Sense and Sensibility: This is actually the only Austen novel I've read on multiple occasions, so I have a bit more familiarity with it than any of the other five. This is, in my humble opinion, a fairly dark novel for Austen. Marianne's melodrama is of course frequently mocked, but Elinor's resignation and the story of the Elizas present really bleak insights into Austen's imagination. S&S is perhaps the least laught-out-loud funny of Austen's oeuvre, but the relationship between Elinor and Marianne is one of the most fascinating (and eroticized) female-female interactions among all of her novels. Willoughby, despite his profligate nature, is really hot--especially in Emma Thompson's film adaptation, so that alone should make you want to read/see this! No, but seriously, S&S is strangely close to my heart, perhaps because of that strong sisterly bond, and the female-centered communities of the novel.
Pride and Prejudice: What can I say about P&P that hasn't been said before? It's my favorite Austen novel, with my favorite heroine (Elizabeth) and hero (Darcy), along with a wonderful supporting cast (the Bennets, Mr. Bingley, Lady Catherine de Bourgh, Mr. Collins, Charlotte Lucas). The humor is all there, the emotion rings true, the characters are all complex and imaginable while you're reading. Quite simply one of the very best novels of English literary history.
Mansfield Park: I won't belabor this part, because "MP" is really truly my least favorite among the novels. The writing is good, the plot is complex, but Fanny Price is absolutely insufferable. If this book had been about Mary Crawford, I might have enjoyed it. The Crawfords are fabulous characters, and there are fascinating questions of subversion in the novel--but this is also the most evident text in which Austen deliberately upholds the status quo, even after suggesting alternatives to it (through the Crawfords, Mr. Yates, even Fanny's brief challenge to the slave trade). Sir Thomas Bertram is Patriarch Supreme, and he ensures that conservatism wins in the end. This is a bit of an unpopular opinion, but for a legitimately good adaptation of this novel, see Patricia Rozema's 1999 film version--it's absolutely wonderful. A real feminist update, and it even features Miss Honey from "Matilda" as Mary Crawford!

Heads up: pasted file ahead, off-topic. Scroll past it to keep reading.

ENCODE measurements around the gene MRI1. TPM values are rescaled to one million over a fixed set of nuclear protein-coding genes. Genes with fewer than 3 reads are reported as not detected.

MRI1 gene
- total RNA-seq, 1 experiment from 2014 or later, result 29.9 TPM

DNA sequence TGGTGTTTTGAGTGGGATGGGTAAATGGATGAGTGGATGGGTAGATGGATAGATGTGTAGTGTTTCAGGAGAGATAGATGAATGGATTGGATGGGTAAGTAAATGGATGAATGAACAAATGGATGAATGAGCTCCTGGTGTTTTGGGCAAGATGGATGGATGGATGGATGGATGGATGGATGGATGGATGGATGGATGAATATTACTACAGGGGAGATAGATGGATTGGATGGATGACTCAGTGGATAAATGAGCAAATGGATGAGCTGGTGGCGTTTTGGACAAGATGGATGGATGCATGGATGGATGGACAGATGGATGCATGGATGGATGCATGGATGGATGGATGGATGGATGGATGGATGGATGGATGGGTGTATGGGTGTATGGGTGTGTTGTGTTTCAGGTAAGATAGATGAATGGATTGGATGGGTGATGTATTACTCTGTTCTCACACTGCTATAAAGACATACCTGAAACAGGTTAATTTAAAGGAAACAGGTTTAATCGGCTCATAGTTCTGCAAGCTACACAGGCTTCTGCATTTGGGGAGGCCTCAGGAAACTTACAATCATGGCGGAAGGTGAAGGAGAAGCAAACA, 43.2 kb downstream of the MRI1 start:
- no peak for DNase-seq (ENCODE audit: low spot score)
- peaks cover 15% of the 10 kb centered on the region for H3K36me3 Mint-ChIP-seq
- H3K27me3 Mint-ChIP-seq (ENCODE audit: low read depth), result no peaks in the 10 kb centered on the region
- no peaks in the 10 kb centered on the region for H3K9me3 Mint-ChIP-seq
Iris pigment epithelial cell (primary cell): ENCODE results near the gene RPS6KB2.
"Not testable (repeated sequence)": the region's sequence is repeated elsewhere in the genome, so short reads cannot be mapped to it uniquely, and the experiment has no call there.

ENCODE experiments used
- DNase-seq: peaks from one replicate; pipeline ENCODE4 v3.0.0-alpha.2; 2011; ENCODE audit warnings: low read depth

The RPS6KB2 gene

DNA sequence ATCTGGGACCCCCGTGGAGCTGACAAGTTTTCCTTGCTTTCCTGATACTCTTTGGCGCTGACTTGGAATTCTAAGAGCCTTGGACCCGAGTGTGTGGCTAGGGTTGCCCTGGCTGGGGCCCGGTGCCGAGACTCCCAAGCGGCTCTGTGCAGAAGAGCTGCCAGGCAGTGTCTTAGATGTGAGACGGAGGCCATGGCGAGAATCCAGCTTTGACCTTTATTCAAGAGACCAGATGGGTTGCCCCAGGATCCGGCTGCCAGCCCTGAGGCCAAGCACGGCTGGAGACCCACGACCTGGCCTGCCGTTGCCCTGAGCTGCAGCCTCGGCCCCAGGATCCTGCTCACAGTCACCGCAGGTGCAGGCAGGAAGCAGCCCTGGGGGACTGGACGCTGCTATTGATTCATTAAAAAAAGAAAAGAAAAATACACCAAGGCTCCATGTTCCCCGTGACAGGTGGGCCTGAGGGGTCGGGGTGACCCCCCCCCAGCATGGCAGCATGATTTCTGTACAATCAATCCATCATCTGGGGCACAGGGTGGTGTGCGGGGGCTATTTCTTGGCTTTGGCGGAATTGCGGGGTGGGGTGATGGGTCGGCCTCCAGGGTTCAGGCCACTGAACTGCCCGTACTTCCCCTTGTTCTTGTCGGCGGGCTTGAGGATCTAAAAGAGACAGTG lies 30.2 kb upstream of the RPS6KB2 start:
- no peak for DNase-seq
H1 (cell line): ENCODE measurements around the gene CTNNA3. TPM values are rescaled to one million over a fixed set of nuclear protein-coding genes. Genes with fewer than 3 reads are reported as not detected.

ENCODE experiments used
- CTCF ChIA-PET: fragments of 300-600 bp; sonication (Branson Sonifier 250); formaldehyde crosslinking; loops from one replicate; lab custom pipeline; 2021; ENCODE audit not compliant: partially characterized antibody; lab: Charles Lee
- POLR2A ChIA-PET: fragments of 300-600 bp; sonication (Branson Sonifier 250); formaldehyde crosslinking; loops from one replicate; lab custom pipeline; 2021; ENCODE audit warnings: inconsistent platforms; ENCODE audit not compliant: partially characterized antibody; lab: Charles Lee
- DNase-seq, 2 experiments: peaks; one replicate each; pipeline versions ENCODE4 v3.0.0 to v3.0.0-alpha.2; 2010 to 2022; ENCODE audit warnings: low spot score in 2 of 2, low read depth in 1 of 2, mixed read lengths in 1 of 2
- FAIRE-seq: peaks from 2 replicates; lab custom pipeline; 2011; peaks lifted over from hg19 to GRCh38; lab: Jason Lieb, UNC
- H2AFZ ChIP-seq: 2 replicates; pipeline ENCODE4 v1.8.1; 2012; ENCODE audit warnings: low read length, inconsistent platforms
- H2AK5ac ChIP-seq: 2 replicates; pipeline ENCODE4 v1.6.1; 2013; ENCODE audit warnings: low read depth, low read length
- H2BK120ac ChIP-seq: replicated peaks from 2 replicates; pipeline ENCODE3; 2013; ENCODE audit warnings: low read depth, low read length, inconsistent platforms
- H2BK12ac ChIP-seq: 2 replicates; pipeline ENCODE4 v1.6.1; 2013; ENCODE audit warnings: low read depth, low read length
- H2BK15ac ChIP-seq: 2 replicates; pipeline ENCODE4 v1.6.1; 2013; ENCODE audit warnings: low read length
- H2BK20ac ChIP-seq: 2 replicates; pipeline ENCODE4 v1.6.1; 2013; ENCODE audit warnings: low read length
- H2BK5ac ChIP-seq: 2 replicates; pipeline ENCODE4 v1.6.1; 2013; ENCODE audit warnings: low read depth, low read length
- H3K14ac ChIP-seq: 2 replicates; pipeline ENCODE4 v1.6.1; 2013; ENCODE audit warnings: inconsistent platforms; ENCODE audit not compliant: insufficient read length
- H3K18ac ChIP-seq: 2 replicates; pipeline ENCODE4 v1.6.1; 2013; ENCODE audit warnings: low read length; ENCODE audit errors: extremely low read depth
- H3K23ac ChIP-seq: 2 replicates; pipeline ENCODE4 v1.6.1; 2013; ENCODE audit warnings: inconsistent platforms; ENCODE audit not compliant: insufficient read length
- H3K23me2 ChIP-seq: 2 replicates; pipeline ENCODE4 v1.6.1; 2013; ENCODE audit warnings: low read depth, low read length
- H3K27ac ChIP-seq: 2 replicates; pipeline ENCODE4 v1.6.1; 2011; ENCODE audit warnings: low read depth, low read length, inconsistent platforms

Emma: After P&P, this is my second-favorite Austen novel. Emma may be self-centered and manipulative, but she's one of Austen's only flawed characters that we genuinely sympathize with. And I think she's a quite welcome change between the passive, troubled heroines (Catherine, Fanny, Anne, Elinor) and the more vivacious ones (Elizabeth, Marianne)--she's a joy to read. This is also one of the very funniest of Austen's works--I found myself chuckling or openly guffawing almost constantly while reading. Great cast of characters--Emma herself, of course, along with Mr. Woodhouse, Jane Fairfax, the Bates (ha!), and arguably the gayest character--Frank Churchill-in her body of work. Furthermore, I think the resolutions presented here are the most developed and mature of her career--because she actually takes the time to allow them to develop, rather than simply tying everything up neatly in the final pages. Emma is a really lovely novel, and of course, if you didn't know that Clueless is a modernized adaptation of it, now's your chance to rewatch it with that in mind.